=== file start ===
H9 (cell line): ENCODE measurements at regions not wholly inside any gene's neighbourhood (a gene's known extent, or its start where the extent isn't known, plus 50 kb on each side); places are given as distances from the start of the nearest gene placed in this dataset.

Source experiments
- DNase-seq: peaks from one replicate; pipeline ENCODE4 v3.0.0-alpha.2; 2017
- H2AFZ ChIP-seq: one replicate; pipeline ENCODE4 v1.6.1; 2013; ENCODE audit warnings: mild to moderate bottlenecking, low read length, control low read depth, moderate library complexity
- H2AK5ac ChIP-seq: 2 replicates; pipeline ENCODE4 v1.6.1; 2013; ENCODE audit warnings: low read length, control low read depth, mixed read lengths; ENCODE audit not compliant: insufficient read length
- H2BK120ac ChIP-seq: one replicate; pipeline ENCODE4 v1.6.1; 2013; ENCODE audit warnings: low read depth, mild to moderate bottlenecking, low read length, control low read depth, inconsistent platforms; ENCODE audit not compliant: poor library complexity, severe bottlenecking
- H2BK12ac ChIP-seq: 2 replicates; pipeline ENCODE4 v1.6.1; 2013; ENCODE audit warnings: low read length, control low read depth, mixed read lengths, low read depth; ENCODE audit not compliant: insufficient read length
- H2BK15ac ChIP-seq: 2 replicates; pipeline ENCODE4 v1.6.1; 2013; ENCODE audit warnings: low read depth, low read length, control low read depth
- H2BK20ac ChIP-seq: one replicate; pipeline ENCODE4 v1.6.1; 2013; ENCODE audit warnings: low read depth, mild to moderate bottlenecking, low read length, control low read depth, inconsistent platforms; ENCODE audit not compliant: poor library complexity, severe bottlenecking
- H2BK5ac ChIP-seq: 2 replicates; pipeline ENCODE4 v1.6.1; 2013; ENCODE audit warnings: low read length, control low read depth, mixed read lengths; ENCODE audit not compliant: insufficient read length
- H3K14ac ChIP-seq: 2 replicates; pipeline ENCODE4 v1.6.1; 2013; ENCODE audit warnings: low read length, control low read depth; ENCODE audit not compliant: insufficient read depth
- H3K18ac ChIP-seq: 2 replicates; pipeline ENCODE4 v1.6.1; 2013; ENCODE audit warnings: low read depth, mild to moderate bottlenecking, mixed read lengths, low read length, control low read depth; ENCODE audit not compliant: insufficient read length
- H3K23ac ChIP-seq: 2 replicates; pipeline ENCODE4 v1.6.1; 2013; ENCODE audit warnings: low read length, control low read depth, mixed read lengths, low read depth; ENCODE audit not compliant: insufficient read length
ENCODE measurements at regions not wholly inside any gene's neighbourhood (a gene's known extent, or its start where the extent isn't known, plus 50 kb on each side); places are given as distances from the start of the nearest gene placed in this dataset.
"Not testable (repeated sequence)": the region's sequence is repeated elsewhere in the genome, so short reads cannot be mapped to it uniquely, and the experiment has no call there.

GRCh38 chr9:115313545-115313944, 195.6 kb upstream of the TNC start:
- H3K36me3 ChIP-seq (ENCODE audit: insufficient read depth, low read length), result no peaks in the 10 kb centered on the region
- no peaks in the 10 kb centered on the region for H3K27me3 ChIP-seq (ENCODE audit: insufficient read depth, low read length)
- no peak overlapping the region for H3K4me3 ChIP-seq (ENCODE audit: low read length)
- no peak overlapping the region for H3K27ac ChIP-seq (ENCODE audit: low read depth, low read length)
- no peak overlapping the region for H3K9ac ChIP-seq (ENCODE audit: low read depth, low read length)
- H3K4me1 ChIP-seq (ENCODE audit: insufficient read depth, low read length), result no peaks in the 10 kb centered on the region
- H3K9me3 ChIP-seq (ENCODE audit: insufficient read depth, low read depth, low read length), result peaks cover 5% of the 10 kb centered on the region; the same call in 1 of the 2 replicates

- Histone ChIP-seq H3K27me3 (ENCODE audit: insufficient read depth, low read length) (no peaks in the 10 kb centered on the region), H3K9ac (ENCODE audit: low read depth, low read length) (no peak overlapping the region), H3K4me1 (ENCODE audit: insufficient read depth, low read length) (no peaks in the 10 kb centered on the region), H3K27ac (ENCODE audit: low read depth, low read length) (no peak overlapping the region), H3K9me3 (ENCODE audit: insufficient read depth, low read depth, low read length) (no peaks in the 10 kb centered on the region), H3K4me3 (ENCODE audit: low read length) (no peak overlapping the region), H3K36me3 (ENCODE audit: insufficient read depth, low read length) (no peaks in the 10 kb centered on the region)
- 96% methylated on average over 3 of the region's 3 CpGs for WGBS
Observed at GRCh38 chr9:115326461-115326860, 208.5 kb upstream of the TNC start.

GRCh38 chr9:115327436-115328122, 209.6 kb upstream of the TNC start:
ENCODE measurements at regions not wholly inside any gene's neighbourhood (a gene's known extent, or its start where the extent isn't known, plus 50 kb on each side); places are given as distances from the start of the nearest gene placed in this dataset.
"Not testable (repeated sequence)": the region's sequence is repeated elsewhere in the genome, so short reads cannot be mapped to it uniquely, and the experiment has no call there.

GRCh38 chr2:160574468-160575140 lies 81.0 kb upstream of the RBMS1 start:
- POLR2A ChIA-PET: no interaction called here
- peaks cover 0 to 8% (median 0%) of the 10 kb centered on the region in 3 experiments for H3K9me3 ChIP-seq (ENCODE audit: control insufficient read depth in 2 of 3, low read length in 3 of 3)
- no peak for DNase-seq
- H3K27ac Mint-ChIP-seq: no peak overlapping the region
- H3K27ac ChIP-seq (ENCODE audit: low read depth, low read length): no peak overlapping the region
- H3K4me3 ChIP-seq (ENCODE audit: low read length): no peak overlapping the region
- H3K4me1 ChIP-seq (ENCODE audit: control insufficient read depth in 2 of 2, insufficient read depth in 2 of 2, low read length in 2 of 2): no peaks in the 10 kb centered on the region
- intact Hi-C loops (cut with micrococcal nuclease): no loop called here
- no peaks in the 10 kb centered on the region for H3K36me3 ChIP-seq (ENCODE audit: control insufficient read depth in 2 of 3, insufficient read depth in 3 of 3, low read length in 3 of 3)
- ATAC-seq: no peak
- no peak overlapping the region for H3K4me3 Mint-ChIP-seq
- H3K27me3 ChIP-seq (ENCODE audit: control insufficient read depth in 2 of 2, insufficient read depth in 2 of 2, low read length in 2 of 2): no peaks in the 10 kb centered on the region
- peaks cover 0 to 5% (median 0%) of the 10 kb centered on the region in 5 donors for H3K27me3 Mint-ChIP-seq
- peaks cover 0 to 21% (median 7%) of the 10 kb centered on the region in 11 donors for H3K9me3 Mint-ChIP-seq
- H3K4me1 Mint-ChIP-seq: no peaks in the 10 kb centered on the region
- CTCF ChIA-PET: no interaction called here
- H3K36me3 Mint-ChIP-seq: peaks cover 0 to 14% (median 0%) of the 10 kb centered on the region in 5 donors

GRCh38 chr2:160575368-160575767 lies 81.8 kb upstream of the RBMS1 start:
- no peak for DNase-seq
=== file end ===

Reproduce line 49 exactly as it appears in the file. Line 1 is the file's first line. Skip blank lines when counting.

- no peak for DNase-seq